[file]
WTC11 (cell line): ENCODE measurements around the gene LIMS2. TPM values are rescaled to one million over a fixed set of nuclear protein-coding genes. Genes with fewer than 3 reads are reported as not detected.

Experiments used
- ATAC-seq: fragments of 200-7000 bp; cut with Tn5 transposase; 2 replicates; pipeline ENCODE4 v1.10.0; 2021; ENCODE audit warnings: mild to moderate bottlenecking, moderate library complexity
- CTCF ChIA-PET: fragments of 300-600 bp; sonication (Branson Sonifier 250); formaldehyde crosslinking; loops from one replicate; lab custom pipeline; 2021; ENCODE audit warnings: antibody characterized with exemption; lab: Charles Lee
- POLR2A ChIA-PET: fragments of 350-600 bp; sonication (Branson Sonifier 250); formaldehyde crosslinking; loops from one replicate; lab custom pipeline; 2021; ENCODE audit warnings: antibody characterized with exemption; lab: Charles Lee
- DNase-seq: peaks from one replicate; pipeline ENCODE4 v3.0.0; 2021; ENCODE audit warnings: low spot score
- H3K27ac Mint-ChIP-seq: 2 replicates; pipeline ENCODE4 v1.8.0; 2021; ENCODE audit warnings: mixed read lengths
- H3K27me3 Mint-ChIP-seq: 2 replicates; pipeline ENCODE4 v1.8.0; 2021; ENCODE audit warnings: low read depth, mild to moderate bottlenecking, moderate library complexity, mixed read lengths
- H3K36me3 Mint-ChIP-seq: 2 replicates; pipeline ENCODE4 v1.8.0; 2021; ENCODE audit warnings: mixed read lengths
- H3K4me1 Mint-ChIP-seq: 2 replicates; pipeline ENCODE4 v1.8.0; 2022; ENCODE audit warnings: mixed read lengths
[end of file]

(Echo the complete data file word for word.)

WTC11 (cell line): ENCODE measurements around the gene LIMS2. TPM values are rescaled to one million over a fixed set of nuclear protein-coding genes. Genes with fewer than 3 reads are reported as not detected.

Experiments used
- ATAC-seq: fragments of 200-7000 bp; cut with Tn5 transposase; 2 replicates; pipeline ENCODE4 v1.10.0; 2021; ENCODE audit warnings: mild to moderate bottlenecking, moderate library complexity
- CTCF ChIA-PET: fragments of 300-600 bp; sonication (Branson Sonifier 250); formaldehyde crosslinking; loops from one replicate; lab custom pipeline; 2021; ENCODE audit warnings: antibody characterized with exemption; lab: Charles Lee
- POLR2A ChIA-PET: fragments of 350-600 bp; sonication (Branson Sonifier 250); formaldehyde crosslinking; loops from one replicate; lab custom pipeline; 2021; ENCODE audit warnings: antibody characterized with exemption; lab: Charles Lee
- DNase-seq: peaks from one replicate; pipeline ENCODE4 v3.0.0; 2021; ENCODE audit warnings: low spot score
- H3K27ac Mint-ChIP-seq: 2 replicates; pipeline ENCODE4 v1.8.0; 2021; ENCODE audit warnings: mixed read lengths
- H3K27me3 Mint-ChIP-seq: 2 replicates; pipeline ENCODE4 v1.8.0; 2021; ENCODE audit warnings: low read depth, mild to moderate bottlenecking, moderate library complexity, mixed read lengths
- H3K36me3 Mint-ChIP-seq: 2 replicates; pipeline ENCODE4 v1.8.0; 2021; ENCODE audit warnings: mixed read lengths
- H3K4me1 Mint-ChIP-seq: 2 replicates; pipeline ENCODE4 v1.8.0; 2022; ENCODE audit warnings: mixed read lengths